Ross Hill on his goal to be one of the welding elite
When Ross Hill was in the seventh grade he found his dad’s plumbing torch and started experimenting. “I soldered pennies together for fun. Hot things are really cool.” And the die was cast. “I’ve pretty much known I’ve wanted to be in the welding field since then.”
So enthralled with welding was Ross that he looked into taking night-classes at Sutton-Garten, a welding supply company in Indianapolis, just a stone’s throw south of his hometown of Zionsville, Indiana. This was when Ross was 11 years old. “They didn’t quite know what to make of me,” said Ross, “They’d only had adult students before.” After some head scratching and when they realized there was no age requirement for classes, Sutton-Garten accepted their youngest student ever.
Ross also got into scouting. “All my friends were in it,” he said, and so he joined. But Ross realized something that made him strive to go as high in scouts as he could. “Not all great men are Eagle Scouts,” Ross said, “But all Eagle Scouts are great men.” And Ross wanted to be a great man. For his Eagle Scout project he refurbished a trailer for his church and achieved the elite rank of Eagle.
During high school Ross managed to turn his love for welding into the best part-time job ever. He ran a welding and fabricating business out of his parent’s garage. “It’s a hobby that I love and makes money. That’s 2 for two.” Ross was repairing lawn mowers and trailers for neighbors and family. His dad bought Ross a “cheap harbor freight flux core welder” but soon that wasn’t enough. Business was so good that a 220 volt power plug had to be installed in the garage so Ross could use professional welding equipment.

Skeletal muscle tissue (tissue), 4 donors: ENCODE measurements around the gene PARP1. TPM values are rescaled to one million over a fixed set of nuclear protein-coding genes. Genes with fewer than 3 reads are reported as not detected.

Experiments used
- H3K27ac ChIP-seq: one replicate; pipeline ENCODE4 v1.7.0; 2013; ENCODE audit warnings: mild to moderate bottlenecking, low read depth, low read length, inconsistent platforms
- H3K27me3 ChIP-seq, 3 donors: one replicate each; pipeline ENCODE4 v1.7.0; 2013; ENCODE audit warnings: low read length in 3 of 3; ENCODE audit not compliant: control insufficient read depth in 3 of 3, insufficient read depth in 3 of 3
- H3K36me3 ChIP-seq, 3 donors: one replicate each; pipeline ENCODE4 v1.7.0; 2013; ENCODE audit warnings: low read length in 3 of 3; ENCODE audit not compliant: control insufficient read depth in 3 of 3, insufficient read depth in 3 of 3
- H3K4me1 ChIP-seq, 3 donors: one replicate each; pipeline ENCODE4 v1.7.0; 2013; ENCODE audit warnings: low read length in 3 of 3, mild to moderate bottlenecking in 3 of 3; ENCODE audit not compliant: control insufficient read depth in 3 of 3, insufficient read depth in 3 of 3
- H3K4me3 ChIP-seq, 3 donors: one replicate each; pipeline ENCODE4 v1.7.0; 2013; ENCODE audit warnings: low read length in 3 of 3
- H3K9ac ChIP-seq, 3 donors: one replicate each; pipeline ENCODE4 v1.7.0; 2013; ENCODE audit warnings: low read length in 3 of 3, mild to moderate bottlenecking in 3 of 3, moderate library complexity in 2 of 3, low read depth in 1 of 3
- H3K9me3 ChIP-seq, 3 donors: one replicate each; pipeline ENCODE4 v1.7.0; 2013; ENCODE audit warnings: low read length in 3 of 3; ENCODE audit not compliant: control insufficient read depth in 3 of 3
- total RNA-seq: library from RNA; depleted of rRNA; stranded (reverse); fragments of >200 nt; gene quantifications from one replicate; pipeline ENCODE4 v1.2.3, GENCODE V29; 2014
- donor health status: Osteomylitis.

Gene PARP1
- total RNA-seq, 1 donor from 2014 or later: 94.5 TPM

Currently, Ross is finishing his 9-month training at Hobart Institute of Welding Technology in Ohio with the help of a work ethic scholarship from mikeroweWORKS. But that’s just the beginning of his training. Beyond Hobart there will be training at Ivy Tech Community College and eventually he plans to attend, and graduate from, Ohio State. “I want to be one of the welding elite,” he said. Ross’ dream job is to work for NASA as a welding engineer, which I’m told is a cross between a mechanical engineer and a welder. “It’s about analyzing the metal to determine the strongest bond possible.”
I asked Ross his thoughts on student debt and he had this to say, “Racking up a hundred thousand dollars in debt before you can legally drink? It’s a free country and everyone’s prerogative to do so but that has to be one of the stupidest ways to ruin your life while under 22.”
Instead, Ross’ advice is to “Learn a skill with your hands and no one can ever take that away from you.”